Protecting fine art against high temperatures
Posted: Aug 3, 2010 01:16 PM
Updated: Aug 3, 2010 01:17 PM
By ERIN CONROY
AP Business Writer
HOT ART: Temperatures getting a little uncomfortable? Your artwork and antiques are probably feeling the humidity as much as you are.
Paintings and works of art on paper expand and contract in response to changes in temperature and humidity, say experts with Chubb Group of Insurance Cos. That can cause surface distortions, flaking paint, growth of mold, staining or decay.
It’s not only the summer months that pose a threat to your most cherished pieces, either. Furniture and gilded frames can dry and shrink during the winter, while wood absorbs moisture when it’s humid. If the gesso primer layer beneath your frame isn’t thick enough to flex with the expansion and contraction of the wood, then it will flake and detach.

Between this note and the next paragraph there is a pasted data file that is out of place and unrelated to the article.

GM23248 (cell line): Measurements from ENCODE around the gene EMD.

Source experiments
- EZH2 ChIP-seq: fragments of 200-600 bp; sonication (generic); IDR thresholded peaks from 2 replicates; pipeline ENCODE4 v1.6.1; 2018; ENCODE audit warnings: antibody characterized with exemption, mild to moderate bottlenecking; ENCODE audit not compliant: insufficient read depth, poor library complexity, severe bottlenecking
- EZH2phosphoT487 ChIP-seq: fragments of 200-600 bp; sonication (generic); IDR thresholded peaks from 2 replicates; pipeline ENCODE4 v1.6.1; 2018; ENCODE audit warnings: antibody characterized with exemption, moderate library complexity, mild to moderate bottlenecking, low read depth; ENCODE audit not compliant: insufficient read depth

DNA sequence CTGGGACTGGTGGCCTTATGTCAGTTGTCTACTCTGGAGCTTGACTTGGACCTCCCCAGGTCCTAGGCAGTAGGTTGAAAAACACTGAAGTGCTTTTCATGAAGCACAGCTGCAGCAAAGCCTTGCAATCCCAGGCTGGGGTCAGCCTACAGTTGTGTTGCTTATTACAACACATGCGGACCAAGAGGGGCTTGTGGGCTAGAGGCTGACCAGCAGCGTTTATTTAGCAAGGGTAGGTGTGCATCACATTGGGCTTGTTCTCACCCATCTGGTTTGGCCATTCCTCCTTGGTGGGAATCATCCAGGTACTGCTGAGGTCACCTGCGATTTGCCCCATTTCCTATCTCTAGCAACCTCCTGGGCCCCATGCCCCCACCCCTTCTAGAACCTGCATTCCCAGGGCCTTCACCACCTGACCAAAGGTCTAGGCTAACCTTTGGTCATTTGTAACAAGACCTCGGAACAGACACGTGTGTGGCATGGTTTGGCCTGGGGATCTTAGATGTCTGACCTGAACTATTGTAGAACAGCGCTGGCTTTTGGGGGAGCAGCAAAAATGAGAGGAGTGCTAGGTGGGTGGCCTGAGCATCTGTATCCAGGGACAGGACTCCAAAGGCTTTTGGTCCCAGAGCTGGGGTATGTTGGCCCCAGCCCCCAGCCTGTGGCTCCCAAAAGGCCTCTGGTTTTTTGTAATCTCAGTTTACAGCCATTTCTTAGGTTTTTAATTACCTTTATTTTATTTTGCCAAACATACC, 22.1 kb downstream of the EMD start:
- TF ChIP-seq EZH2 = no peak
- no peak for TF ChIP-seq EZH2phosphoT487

Chubb gives these tips to protect your art from deterioration:
– Keep the temperature and humidity in your home as constant as possible, around 60 to 80 degrees and 55 to 65 percent relative humidity. Use an air conditioner in the summer and a humidifier throughout the winter.
– Keep art out of direct sunlight. Ultraviolet light will cause severe and often irreversible damage to art, especially paper, textiles and photographs. Shut off all lights when the room is not being used and keep curtains or shades drawn.
– Never hang artwork or a valuable object over a fireplace. Heat, smoke and ash can easily ruin them.
– Do not store fine art in basements or attics. These areas are prone to dramatic temperature changes, flooding and leaks. If possible, create an art closet with horizontal racks and a locked door. Wrap and store framed artwork face to back, in a vertical position.
– Frame all art, especially paper, textiles and photographs, with museum-quality materials, and hire a recommended art hanger. Shatter-resistant fronts can shield damaging UV rays and other exposures, while corrugated polypropylene backings protect against water-absorption. A professional art hanger, meanwhile, is more likely to use the proper hardware and structural supports than a general contractor.
– Install water alert sensors in areas of your home susceptible to water damage. These areas include above ceiling trays, underneath washers and dryers and radiators.
admin August 4th, 2010
Posted In: conservation